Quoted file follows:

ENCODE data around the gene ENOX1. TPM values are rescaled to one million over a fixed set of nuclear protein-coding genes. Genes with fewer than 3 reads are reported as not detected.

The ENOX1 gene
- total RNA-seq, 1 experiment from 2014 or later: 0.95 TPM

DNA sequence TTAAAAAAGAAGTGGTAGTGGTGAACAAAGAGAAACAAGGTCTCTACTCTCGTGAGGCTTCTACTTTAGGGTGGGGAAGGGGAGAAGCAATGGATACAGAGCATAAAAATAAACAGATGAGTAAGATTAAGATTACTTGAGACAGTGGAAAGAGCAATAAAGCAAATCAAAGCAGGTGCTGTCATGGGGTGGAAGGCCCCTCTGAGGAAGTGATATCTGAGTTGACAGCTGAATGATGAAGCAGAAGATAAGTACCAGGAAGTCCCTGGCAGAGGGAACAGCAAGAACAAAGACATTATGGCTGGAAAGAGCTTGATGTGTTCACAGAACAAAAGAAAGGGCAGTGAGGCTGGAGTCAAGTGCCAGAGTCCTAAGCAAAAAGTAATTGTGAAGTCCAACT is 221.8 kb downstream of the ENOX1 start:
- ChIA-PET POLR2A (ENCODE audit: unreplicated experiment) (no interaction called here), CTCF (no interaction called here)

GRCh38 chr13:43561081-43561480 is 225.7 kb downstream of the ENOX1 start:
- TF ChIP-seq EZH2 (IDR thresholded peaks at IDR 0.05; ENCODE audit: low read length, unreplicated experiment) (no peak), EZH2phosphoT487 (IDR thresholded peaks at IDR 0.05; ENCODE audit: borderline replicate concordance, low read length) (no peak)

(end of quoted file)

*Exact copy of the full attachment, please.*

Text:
ENCODE data around the gene ENOX1. TPM values are rescaled to one million over a fixed set of nuclear protein-coding genes. Genes with fewer than 3 reads are reported as not detected.

The ENOX1 gene
- total RNA-seq, 1 experiment from 2014 or later: 0.95 TPM

DNA sequence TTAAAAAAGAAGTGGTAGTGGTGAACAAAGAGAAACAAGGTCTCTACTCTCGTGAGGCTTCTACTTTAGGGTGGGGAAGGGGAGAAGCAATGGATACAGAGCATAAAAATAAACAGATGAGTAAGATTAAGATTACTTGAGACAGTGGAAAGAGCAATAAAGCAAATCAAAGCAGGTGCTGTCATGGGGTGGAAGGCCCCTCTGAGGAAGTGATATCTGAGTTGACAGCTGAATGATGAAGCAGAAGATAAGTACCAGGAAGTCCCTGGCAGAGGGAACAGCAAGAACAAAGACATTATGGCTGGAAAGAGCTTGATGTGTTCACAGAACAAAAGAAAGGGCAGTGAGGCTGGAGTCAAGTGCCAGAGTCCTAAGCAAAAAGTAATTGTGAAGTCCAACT is 221.8 kb downstream of the ENOX1 start:
- ChIA-PET POLR2A (ENCODE audit: unreplicated experiment) (no interaction called here), CTCF (no interaction called here)

GRCh38 chr13:43561081-43561480 is 225.7 kb downstream of the ENOX1 start:
- TF ChIP-seq EZH2 (IDR thresholded peaks at IDR 0.05; ENCODE audit: low read length, unreplicated experiment) (no peak), EZH2phosphoT487 (IDR thresholded peaks at IDR 0.05; ENCODE audit: borderline replicate concordance, low read length) (no peak)